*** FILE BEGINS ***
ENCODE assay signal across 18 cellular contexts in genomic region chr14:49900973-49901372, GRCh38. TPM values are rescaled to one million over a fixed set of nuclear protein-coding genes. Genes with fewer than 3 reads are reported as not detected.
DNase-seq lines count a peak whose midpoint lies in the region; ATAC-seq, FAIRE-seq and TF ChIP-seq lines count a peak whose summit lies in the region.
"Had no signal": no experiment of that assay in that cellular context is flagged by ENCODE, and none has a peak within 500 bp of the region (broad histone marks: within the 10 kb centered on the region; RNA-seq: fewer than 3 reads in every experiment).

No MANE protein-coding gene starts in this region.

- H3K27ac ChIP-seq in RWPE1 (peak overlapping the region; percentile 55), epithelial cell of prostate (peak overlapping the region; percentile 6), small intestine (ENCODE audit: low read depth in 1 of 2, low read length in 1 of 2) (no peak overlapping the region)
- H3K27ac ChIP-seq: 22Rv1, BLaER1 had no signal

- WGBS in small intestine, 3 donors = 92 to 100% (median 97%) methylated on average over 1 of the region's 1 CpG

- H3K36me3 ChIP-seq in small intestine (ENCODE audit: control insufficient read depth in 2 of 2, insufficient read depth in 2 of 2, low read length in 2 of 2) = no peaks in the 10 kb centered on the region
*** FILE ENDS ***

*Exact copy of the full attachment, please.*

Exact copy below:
ENCODE assay signal across 18 cellular contexts in genomic region chr14:49900973-49901372, GRCh38. TPM values are rescaled to one million over a fixed set of nuclear protein-coding genes. Genes with fewer than 3 reads are reported as not detected.
DNase-seq lines count a peak whose midpoint lies in the region; ATAC-seq, FAIRE-seq and TF ChIP-seq lines count a peak whose summit lies in the region.
"Had no signal": no experiment of that assay in that cellular context is flagged by ENCODE, and none has a peak within 500 bp of the region (broad histone marks: within the 10 kb centered on the region; RNA-seq: fewer than 3 reads in every experiment).

No MANE protein-coding gene starts in this region.

- H3K27ac ChIP-seq in RWPE1 (peak overlapping the region; percentile 55), epithelial cell of prostate (peak overlapping the region; percentile 6), small intestine (ENCODE audit: low read depth in 1 of 2, low read length in 1 of 2) (no peak overlapping the region)
- H3K27ac ChIP-seq: 22Rv1, BLaER1 had no signal

- WGBS in small intestine, 3 donors = 92 to 100% (median 97%) methylated on average over 1 of the region's 1 CpG

- H3K36me3 ChIP-seq in small intestine (ENCODE audit: control insufficient read depth in 2 of 2, insufficient read depth in 2 of 2, low read length in 2 of 2) = no peaks in the 10 kb centered on the region